We address the role of freshwater forcing in the modern day ocean. Specifically, we ask the question of whether an amplification of the global freshwater forcing pattern leads to a strengthening or weakening of the steady‐state Atlantic Meridional Overturning Circulation (AMOC). While the role of freshwater forcing in the AMOC has received much attention, this question remains unresolved, in part because past studies have primarily investigated idealized models, large regime shifts away from the modern ocean state, or coupled atmosphere–ocean simulations on shorter timescales than required for the deep ocean to equilibrate. Here we study the AMOC's sensitivity at equilibrium to small perturbations in the magnitude of the global freshwater fluxes in simulations performed with a realistically configured ocean circulation model. Our results robustly suggest that for the equilibrium state of the modern ocean, freshwater fluxes strengthen the AMOC, in the sense that an amplification of the existing freshwater flux‐forcing pattern leads to a strengthening of the AMOC and vice versa. A simple physical argument explains these results: the North Atlantic is anomalously salty at depth and increased freshwater fluxes act to amplify that salinity pattern, resulting in enhanced AMOC transport.

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  5. Abstract The blooming cosmopolitan coccolithophore Emiliania huxleyi and its viruses (EhVs) are a model for density-dependent virulent dynamics. EhVs commonly exhibit rapid viral reproduction and drive host death in high-density laboratory cultures and mesocosms that simulate blooms. Here we show that this system exhibits physiology-dependent temperate dynamics at environmentally relevant E. huxleyi host densities rather than virulent dynamics, with viruses switching from a long-term non-lethal temperate phase in healthy hosts to a lethal lytic stage as host cells become physiologically stressed. Using this system as a model for temperate infection dynamics, we present a template to diagnose temperate infection in other virus–host systems by integrating experimental, theoretical, and environmental approaches. Finding temperate dynamics in such an established virulent host–virus model system indicates that temperateness may be more pervasive than previously considered, and that the role of viruses in bloom formation and decline may be governed by host physiology rather than by host–virus densities.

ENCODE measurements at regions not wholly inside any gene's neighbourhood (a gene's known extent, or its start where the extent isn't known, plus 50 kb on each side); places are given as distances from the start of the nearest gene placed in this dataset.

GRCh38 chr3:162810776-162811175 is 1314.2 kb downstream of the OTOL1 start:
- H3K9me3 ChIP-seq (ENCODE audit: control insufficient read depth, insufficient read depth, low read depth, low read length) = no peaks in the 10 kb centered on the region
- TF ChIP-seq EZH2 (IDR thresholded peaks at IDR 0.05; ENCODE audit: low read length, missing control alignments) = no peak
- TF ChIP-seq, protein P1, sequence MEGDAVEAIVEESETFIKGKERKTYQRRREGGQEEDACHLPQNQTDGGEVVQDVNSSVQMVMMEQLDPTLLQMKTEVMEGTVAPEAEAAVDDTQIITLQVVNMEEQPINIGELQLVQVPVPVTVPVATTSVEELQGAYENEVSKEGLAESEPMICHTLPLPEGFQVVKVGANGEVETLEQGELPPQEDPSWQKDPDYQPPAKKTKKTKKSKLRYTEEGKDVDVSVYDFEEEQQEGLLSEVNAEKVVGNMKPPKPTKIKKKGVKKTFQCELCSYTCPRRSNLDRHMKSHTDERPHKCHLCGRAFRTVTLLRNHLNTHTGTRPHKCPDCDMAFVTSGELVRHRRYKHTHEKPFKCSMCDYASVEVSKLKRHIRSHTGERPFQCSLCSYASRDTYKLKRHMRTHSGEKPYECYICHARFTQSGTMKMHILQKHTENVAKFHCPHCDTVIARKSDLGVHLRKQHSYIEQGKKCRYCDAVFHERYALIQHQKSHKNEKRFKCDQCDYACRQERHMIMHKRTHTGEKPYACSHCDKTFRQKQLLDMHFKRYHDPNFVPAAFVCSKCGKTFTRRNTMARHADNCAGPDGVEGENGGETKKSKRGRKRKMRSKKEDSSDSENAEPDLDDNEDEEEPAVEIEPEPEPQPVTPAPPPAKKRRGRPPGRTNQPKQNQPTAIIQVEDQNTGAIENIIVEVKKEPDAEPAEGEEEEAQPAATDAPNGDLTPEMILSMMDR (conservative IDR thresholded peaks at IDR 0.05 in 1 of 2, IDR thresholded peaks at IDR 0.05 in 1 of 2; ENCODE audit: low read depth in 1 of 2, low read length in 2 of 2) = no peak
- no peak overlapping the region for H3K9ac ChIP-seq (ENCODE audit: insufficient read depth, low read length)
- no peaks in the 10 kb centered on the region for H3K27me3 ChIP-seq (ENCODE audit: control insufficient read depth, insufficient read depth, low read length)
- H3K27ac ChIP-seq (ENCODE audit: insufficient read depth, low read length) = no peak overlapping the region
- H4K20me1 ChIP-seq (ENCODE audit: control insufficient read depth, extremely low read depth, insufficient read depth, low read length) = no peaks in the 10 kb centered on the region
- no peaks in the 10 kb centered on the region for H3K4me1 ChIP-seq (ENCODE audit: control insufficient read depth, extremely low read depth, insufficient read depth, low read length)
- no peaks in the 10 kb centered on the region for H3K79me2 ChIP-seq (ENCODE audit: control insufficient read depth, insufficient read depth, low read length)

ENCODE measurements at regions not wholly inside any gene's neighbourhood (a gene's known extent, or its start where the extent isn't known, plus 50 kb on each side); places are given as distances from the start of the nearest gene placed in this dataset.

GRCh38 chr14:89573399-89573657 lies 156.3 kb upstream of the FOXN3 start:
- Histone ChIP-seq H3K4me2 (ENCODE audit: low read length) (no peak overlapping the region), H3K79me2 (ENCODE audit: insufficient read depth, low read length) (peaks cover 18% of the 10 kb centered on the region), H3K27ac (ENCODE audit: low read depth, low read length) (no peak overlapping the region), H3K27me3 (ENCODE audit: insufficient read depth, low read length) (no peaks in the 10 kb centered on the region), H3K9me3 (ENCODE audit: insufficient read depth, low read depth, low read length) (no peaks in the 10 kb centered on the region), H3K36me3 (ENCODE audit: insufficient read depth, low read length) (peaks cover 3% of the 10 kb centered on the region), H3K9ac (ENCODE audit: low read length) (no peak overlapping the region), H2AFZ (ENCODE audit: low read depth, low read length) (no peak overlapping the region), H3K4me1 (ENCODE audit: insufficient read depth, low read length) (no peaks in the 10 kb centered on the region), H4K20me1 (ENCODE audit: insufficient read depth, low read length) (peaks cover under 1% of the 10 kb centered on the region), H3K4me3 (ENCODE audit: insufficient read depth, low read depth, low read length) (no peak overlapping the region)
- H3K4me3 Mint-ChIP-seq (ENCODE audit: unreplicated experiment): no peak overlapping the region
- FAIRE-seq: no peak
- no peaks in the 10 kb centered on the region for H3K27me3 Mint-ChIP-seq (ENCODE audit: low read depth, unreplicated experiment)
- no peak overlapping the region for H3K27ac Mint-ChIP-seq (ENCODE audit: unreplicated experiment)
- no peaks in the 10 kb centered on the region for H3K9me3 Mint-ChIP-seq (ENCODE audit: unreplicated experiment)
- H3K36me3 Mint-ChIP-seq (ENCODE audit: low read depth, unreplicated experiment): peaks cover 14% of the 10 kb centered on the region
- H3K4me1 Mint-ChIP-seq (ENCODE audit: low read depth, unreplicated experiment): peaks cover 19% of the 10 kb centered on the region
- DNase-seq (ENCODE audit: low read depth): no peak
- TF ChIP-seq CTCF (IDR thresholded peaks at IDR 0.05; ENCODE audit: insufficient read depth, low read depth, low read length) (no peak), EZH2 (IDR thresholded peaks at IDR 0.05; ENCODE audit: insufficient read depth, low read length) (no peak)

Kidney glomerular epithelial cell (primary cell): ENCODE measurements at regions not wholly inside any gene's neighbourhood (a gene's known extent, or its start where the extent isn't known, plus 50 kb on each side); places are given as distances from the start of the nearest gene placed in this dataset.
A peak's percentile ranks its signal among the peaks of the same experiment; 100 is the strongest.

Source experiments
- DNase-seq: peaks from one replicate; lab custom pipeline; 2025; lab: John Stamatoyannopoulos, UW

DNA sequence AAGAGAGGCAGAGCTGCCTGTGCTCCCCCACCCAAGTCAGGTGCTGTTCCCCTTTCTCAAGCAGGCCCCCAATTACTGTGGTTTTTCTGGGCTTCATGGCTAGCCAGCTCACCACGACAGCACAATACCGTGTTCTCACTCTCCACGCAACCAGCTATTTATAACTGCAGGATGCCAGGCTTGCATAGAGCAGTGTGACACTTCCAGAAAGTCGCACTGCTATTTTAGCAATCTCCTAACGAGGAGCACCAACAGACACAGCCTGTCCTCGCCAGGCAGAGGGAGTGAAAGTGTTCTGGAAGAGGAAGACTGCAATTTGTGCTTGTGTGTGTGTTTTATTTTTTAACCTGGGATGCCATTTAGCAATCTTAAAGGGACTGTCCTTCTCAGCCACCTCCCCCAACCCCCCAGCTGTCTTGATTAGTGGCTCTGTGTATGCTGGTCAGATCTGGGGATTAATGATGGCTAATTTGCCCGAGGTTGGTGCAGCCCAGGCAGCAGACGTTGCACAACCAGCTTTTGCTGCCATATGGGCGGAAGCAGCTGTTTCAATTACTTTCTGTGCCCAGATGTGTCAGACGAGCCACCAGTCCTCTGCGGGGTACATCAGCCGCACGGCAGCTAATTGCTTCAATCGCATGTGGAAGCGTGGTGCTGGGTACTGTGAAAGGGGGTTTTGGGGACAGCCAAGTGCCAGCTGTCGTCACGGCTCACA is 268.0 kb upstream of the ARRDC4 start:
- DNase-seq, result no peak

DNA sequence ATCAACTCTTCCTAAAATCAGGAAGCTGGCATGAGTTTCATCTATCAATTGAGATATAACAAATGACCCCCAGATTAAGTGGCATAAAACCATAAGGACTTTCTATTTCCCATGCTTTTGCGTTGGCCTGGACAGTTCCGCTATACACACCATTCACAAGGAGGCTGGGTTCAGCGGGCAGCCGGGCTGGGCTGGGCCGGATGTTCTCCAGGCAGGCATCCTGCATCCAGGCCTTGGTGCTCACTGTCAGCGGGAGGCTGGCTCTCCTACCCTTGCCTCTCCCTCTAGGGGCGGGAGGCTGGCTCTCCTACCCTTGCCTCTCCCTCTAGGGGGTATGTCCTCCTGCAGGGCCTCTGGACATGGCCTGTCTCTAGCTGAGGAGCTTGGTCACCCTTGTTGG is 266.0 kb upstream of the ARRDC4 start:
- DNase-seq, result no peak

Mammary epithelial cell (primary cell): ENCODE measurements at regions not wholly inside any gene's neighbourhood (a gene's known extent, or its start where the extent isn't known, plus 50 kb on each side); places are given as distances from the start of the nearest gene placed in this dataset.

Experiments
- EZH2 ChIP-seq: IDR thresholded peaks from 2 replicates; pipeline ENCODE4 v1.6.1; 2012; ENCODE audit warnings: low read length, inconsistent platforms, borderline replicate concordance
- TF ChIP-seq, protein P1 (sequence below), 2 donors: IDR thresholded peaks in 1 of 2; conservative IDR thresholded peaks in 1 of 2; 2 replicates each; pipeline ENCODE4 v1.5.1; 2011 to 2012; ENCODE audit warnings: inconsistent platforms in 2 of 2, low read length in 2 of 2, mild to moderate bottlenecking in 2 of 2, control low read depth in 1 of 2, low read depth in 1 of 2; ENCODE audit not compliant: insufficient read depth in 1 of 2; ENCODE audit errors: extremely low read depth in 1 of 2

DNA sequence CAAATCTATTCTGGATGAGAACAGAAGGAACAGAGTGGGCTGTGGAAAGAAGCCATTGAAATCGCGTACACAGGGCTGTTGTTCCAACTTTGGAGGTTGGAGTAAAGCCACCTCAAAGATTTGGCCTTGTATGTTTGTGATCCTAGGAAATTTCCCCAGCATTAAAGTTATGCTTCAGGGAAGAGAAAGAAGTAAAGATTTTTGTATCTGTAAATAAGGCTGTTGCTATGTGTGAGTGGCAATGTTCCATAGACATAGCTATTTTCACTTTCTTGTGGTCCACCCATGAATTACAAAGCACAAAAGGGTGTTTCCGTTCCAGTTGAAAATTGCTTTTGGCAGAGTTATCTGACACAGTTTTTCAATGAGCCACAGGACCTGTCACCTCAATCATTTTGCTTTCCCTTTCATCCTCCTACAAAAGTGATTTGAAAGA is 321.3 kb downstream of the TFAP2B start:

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  6. Abstract

    The sinking of carbon fixed via net primary production (NPP) into the ocean interior is an important part of marine biogeochemical cycles. NPP measurements follow a log‐normal probability distribution, meaning NPP variations can be simply described by two parameters despite NPP's complexity. By analyzing a global database of open ocean particle fluxes, we show that this log‐normal probability distribution propagates into the variations of near‐seafloor fluxes of particulate organic carbon (POC), calcium carbonate, and opal. Deep‐sea particle fluxes at subtropical and temperate time‐series sites follow the same log‐normal probability distribution, strongly suggesting the log‐normal description is robust and applies on multiple scales. This log‐normality implies that 29% of the highest measurements are responsible for 71% of the total near‐seafloor POC flux. We discuss possible causes for the dampening of variability from NPP to deep‐sea POC flux, and present an updated relationship predicting POC flux from mineral flux and depth.